Eva Longoria says there were “no efforts” to include Latinos in film when she started her career.
The ‘Desperate Housewives’ actress, 48, has spent the last decade building up directing credits and has released her feature directorial debut, Searchlight’s ‘Flamin’ Hot’ – which tells the story of Richard Montañez, a factory janitor turned marketing executive who channeled his Mexican heritage into the launch of the Flamin’ Hot Cheeto.
Eva said when asked by The Hollywood Reporter for her view on Latino representation and diversity in film: “I’m like, ‘Well, I made one film, and we have a long way to go. Imagine when we have two films. when we have three films!
“It wasn’t as big of a conversation as it is now. The word ‘diversity’ gets thrown around so much today. Back then, there were really no efforts or programs or initiatives.”
She added about her success in TV: “I became this poster child. ‘Yay! One of us made it! A Latina’s on a major show!’”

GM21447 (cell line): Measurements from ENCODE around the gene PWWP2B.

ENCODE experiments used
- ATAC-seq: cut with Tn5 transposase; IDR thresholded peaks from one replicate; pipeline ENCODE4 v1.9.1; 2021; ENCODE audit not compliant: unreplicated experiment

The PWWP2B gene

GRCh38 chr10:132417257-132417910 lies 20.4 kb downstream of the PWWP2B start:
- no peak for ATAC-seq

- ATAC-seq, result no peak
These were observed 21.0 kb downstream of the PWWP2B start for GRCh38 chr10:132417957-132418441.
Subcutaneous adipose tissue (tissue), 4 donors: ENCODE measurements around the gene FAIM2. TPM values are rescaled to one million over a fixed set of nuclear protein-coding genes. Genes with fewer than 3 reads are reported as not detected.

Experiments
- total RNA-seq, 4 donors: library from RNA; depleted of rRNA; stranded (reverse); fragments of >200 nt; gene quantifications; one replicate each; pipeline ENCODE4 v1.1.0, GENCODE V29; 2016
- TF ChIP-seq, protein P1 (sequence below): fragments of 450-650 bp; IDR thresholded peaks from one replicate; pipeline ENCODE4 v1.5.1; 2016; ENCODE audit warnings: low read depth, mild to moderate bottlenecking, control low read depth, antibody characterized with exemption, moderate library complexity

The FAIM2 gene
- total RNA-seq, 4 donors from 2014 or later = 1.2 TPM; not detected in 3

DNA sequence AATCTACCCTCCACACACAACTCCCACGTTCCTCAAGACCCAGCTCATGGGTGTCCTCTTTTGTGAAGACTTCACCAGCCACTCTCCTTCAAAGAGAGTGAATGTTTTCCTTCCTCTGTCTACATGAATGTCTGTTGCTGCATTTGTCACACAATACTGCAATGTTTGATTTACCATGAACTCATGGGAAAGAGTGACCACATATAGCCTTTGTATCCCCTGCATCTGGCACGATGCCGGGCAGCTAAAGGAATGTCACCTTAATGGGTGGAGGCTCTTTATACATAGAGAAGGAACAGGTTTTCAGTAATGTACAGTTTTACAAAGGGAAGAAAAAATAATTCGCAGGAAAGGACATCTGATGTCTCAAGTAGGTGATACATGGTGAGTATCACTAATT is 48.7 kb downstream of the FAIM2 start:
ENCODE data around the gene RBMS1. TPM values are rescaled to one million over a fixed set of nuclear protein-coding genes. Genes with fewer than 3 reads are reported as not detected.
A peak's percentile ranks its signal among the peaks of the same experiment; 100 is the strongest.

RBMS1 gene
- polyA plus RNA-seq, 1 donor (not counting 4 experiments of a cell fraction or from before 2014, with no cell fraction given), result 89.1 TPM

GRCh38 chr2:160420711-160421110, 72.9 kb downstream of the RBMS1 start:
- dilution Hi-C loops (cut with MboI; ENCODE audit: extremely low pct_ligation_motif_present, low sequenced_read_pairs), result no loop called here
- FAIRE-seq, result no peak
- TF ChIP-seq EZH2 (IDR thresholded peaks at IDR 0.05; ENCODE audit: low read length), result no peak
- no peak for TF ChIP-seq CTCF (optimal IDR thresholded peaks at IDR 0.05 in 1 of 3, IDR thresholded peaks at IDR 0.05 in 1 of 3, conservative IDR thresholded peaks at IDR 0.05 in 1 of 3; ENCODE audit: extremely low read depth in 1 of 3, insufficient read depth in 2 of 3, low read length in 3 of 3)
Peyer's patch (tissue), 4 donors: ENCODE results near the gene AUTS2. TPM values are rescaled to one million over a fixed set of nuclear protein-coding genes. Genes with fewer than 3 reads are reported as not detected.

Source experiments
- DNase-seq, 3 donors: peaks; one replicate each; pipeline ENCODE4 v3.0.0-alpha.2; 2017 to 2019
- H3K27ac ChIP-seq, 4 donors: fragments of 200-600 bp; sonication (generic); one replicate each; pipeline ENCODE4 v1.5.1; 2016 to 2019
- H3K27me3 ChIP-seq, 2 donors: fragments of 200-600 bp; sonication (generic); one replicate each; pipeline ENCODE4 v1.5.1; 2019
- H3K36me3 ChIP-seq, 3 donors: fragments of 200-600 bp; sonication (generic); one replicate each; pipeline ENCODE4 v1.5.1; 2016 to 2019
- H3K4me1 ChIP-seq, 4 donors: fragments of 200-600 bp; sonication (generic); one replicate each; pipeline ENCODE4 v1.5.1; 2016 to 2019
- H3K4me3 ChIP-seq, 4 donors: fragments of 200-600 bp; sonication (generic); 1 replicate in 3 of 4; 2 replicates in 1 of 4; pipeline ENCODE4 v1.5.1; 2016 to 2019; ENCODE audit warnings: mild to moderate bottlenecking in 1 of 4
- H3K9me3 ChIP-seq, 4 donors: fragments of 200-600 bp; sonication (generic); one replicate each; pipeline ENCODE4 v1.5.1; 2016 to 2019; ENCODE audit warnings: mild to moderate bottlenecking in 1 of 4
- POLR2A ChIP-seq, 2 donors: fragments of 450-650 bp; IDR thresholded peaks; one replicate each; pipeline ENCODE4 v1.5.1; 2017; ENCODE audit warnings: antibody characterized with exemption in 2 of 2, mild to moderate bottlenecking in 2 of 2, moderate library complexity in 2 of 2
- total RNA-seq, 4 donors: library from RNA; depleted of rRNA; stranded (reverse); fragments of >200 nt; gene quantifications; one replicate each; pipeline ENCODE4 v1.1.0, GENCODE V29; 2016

But Eva said her relentless filming schedule on ‘Desperate Housewives’ left her burned out.
She added: “I was like, ‘I can’t breathe.’ I had PTSD from 24 episodes a year.”
The ‘Housewives’ shooting schedule ran for roughly 11 months of the year, which put Eva off taking up more TV offers.
She added: “I got (offered) everything, and I turned everything down.”
Eva also said she feared being thought of as a “dumb” actor when she pivoted into directing.
She added: “The industry’s definitely wary of an actor coming in (to direct.) For me, it was about overcoming that. It wasn’t s*xism or racism.
“It was like, ‘Here comes a dumb actor.’”
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